‘We can’t let him off the hook’: How Hulu’s new TV show examines online hate groups
This story contains spoilers from the first season of Hulu’s “Monsterland.”
A feral mermaid, an animated corpse and a shapeshifting serial killer are among the supernatural creatures that appear in “Monsterland,” but the real monsters in each episode are everyday people.
Based on Nathan Ballingrud’s collection of short stories “North American Lake Monsters,” Hulu’s eight-episode anthology series, streaming now, is an exploration of the experiences and situations that lead people to do monstrous things.
“I wanted to create a series that really examined what makes us human and Nathan’s book was just a perfect jumping-off place for that,” said creator and executive producer Mary Laws, whose previous credits include “Preacher,” “Succession” and co-writing “The Neon Demon.” “We live in a world that’s so polarized. It’s so black and white, and right and wrong. There’s not a lot of gray area and there’s not a lot of nuance.”
“I think that’s really dangerous,” she continued. “I think that’s when you start to lose your own sense of humanity and forgiveness for your neighbor. And I think that actually ends in disaster.”
As such, the most unsettling aspect of an episode is often not the actual monster or the horrific behavior of the human protagonist — it’s the emotions the show forces you to sit with through its ambiguity. While “Monsterland” in no way advocates forgiving these characters for their actions, it also seeks to understand the root causes of those actions.
Following characters that range from an unwed teenage mother to a negligent CEO, the series uses elements of horror to engage with topical themes. And in a week where the president of the United States was once again criticized for failing to condemn white supremacy and instead called on a far-right hate group to “stand by” during a nationally televised debate, “Monsterland’s” second episode is particularly timely.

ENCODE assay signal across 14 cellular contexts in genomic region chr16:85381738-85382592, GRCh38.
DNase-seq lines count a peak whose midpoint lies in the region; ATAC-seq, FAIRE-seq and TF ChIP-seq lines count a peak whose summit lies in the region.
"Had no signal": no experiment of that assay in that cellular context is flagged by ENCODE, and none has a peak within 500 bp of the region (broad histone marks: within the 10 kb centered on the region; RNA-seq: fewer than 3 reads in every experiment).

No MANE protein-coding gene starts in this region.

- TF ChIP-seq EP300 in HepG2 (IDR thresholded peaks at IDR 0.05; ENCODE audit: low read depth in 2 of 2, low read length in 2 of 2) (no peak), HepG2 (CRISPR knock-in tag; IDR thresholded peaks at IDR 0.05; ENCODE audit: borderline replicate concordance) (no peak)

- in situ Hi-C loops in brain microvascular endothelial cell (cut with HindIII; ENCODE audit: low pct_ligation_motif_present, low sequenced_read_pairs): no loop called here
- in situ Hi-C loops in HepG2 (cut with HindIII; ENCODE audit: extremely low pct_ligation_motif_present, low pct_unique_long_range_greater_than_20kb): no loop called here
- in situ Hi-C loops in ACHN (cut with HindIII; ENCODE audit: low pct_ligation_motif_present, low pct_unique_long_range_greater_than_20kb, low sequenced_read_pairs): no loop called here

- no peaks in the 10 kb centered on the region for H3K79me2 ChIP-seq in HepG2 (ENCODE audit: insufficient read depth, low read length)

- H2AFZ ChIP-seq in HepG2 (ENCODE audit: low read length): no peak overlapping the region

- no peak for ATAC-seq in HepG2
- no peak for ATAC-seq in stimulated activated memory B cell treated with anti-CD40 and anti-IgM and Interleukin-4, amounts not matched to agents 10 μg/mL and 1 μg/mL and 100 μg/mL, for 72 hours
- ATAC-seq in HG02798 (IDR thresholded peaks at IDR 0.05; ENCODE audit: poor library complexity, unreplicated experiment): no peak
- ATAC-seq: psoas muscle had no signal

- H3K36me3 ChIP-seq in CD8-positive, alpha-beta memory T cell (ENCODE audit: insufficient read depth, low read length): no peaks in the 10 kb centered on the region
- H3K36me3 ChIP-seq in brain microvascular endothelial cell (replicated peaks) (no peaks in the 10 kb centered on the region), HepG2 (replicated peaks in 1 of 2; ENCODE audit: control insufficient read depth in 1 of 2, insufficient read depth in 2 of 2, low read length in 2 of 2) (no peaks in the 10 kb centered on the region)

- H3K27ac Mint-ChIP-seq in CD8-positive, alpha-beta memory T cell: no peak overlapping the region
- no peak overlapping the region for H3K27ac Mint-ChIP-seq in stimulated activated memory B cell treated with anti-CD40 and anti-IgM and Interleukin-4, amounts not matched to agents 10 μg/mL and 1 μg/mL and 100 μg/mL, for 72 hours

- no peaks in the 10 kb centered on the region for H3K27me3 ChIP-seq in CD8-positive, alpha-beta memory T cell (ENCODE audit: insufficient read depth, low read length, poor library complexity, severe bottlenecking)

Titled “Eugene, Oregon,” the episode follows a lonely teen named Nick (Charlie Tahan) who has dropped out of school to care for his ailing mother. His father abandoned them years ago. Rising medical costs and unpaid utility bills are among his everyday hardships, and his only outlet is online gaming.
When he notices a mysterious shadow creature in his room, Nick stumbles upon a fringe group of conspiracy theorists online who are convinced these shadows are waging a secret war against humanity. They also believe a presidential candidate is sending them secret messages endorsing their efforts to take down these shadow “terrorists.”
Nick’s beliefs are slowly influenced by his new friends until he eventually takes up arms in this supposed war in order to protect his and his mother’s lives.
This episode, Laws explained, grew out of her and her writers’ concerns about mass shootings and school shootings. Mass shooters have often been linked to hate-filled internet forums that encourage their extremist views.
“We were all very concerned with the sort of growing power of the internet and the way that it can infiltrate the lives of these really vulnerable young people, especially really vulnerable young men,” said Laws. But “we didn’t necessarily want to investigate a shooter and try to understand them. That’s not by any stretch the point of the episode.”